This was done. In beside Max they had to go so we closed off the adjoining gate between the two paddocks.  It was easy shifting them. Just hold a bucket of food under those snouts and the snouts will follow that bucket wherever it cares to go. Max was delighted to have company, as could be heard by his long chortles of happiness. The girls were delighted. Something new for them. This could be heard by their long squeals of gleefulness as they romped around their new living quarters. To give them shelter, if they required it, we rigged up an old tarpaulin tied across a corner of the fencing, and put their original tin hut underneath it.

Then they started flirting, rubbing themselves suggestively along the poles of the fence dividing the two paddocks, vocally interacting with each other and with Max. But the poles were sturdy and withstood their attentions. Not so Max. Having been on his own for a few months after the death of Tess, the adult female pig, his delight at having company was manifested by a sort of smirk he had on his face and the benign look he had in his eyes. He was smitten. So he started leaning into the fence between him and the girls. But he did not use his snout. No. Those two girls used theirs such that within a few days of sneaky work, such that the damage to the fence went largely un-noticed mostly because the spot which was being worked on by themselves was the furthest point away from the point at which we stood to feed, water, and talk to them, well those two girls squiggled their way through the fence and proceeded to get familiar with Max. 

So....electric fencing? Did work once upon a time, but the voltage, we now think, had been reducing. Not a problem in regards to Max. He understood fencing which had white wire threaded along it. He new that that spelt out a problem should any part of him, particularly his snout, come into contact with it. Not so the girls. Small jolts were do-able for them. It was as if they became immune to anything the electric fence could give them.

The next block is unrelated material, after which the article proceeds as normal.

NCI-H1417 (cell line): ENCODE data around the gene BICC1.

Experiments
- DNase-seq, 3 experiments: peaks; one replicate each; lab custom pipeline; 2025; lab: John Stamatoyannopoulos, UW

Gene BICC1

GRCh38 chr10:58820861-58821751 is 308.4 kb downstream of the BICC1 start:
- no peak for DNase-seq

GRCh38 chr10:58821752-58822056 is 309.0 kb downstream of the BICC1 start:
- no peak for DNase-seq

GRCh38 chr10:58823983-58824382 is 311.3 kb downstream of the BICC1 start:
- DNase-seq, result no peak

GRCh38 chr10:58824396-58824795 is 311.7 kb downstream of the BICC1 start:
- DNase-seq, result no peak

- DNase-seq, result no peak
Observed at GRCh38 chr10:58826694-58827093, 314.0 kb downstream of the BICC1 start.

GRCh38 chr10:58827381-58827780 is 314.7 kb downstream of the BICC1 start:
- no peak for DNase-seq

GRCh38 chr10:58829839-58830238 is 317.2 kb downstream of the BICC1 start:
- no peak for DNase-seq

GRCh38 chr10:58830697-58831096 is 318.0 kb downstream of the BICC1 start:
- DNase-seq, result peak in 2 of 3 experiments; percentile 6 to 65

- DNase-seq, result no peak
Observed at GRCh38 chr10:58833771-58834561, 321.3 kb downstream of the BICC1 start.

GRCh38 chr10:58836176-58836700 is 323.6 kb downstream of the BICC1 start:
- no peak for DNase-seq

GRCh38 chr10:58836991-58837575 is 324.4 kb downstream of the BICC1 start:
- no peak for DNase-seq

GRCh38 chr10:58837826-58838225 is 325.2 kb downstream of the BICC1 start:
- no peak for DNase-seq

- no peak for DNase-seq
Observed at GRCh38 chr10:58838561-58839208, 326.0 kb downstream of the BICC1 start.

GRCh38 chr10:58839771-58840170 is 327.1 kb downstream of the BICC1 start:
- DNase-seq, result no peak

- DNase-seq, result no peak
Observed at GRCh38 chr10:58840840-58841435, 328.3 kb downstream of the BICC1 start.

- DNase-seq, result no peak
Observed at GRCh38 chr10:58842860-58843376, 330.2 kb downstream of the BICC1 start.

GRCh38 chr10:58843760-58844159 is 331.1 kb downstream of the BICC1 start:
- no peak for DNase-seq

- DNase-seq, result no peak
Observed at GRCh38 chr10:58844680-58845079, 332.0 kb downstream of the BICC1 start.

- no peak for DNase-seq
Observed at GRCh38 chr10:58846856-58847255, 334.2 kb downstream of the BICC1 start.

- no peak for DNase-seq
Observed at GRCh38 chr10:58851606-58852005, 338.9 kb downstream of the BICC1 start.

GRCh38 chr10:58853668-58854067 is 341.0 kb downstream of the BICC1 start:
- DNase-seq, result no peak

On observation, it was seen that the rear end of one of the girls looked as if it could receive attentions from a rampant male. This was confirmed by observation of Max's male accoutrements which were looking plump and full. Ah. Possibly the patter of tiny feet ahead then. Would be arriving in the middle of winter. Urgent preventative action needed to be taken, it not being possible, for a variety of reasons, to offer contraceptives. 

So the 'urgent action' was taken by the purchase of a super duper electric shocker. The fence was being continually mangled now as both the girls and Max went to and fro between the paddocks. Soon they would realise that they could go through the rest of the fencing. The girls are nice to be with close-in. They are not a problem. All they will do is strongly nuzzle the leg or have a mini chew at the shoes. They can be pushed away. They will also follow a bucket which makes them easy to move from place to place. Max, though, is a problem. To have him roaming out and about is not an option, mostly because of his tendency to want to chew, preferably at your foot, or your leg, or anything else he can get hold of. If he can't reach any of those parts he will use his snout to hook you over. Laying sprawled out on the ground whilst a big male pig stands over one is something one would not particularly welcome. 

The new electric box works a treat. All is quiet. All ardour seems to have wilted. No squeals, no snorts, just quietness while the girls think about this new turn of events. Max  looks fed-up. The girls look relaxed. He was, I think, getting on their nerves. It was his persistence which was stressing them, the need to procreate running strongly within him. It was not so evident with the girls at this time. It would therefore seem that the patter of tiny feet has been diverted for this year.